In none of these actions was it clear whether the SEC was treating the lending program at issue as involving investment contracts or notes, citing both tests despite a clear admonition from the Supreme Court in Reves to avoid doing that. The Court in Reves explicitly “reject[ed] the approaches of those courts that have applied the Howey test to notes,” suggesting that in order to act in a manner “consistent with Congress’ intent” the appropriate test should be applied to each distinct category of instruments included within the definition of security. While SEC Chair Gary Gensler has repeatedly claimed that the scope of the federal securities laws is “clear,” the SEC’s failure to explain which test applies to these arrangements calls his assertion into question. 

In fact, a more detailed consideration of the Coinbase Lend proposal suggests that the SEC’s conclusion is questionable. It certainly appears that Coinbase Lend would have involved the issuance of notes, albeit not necessarily notes that qualify as securities. While “notes” is not a defined term in the ’33 Act, it is generally understood that a note is the obligation of one person to repay a sum to another. This describes exactly the relationship between Coinbase and anyone participating in the Lend program: Coinbase would have been obligated to repay the value of deposited cryptoassets (with interest) to participants on demand. Thus, the appropriate test for evaluating the proposal should have been the Reves test for notes as securities.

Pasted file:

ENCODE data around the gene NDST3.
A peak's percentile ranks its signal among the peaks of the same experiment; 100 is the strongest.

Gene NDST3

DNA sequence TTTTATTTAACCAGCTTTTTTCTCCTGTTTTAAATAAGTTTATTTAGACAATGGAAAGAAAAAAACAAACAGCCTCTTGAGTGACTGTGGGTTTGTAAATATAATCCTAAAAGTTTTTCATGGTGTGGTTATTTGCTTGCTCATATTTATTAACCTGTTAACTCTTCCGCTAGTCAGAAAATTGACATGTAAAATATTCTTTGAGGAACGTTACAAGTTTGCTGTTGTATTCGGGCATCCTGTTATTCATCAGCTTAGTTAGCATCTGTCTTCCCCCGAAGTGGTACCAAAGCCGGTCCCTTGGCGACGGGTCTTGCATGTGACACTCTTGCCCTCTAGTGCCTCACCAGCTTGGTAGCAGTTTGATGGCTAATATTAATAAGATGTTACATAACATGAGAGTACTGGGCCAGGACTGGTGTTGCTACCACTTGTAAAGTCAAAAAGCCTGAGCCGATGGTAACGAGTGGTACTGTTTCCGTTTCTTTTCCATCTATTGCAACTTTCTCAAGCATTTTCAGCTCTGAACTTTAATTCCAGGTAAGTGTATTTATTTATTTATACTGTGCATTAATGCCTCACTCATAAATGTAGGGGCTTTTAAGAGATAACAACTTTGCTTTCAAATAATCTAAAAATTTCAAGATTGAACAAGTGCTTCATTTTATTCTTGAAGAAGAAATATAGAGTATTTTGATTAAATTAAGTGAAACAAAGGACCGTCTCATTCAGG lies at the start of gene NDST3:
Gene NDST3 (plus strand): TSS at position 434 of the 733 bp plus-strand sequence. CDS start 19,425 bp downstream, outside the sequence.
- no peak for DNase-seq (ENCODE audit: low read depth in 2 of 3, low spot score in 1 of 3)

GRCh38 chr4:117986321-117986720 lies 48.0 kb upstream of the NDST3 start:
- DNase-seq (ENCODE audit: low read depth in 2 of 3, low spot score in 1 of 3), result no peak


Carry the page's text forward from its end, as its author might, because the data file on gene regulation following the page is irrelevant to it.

The Supreme Court of course realized that only some notes should be regulated as securities, and in Reves set out a multi-factor test in order to ascertain which notes are within the ambit of the federal securities laws. Under Reves, one of the critical inquiries is supposed to be how the instrument is perceived by the purchasers. Coinbase continually explained that it planned on offering interest payments on deposit accounts, rather than facilitating any form of investment in the business itself. Moreover, there was never an express or even implied promise that customers would be entitled to a share in any excess profits that Coinbase might have earned. There were instead direct comparisons to other kinds of deposit accounts, albeit with the warning that Coinbase Lend would not be insured by any federal agency, such as the Federal Deposit Insurance Corporation (FDIC). The notes in Reves had explicitly been marketed as investments.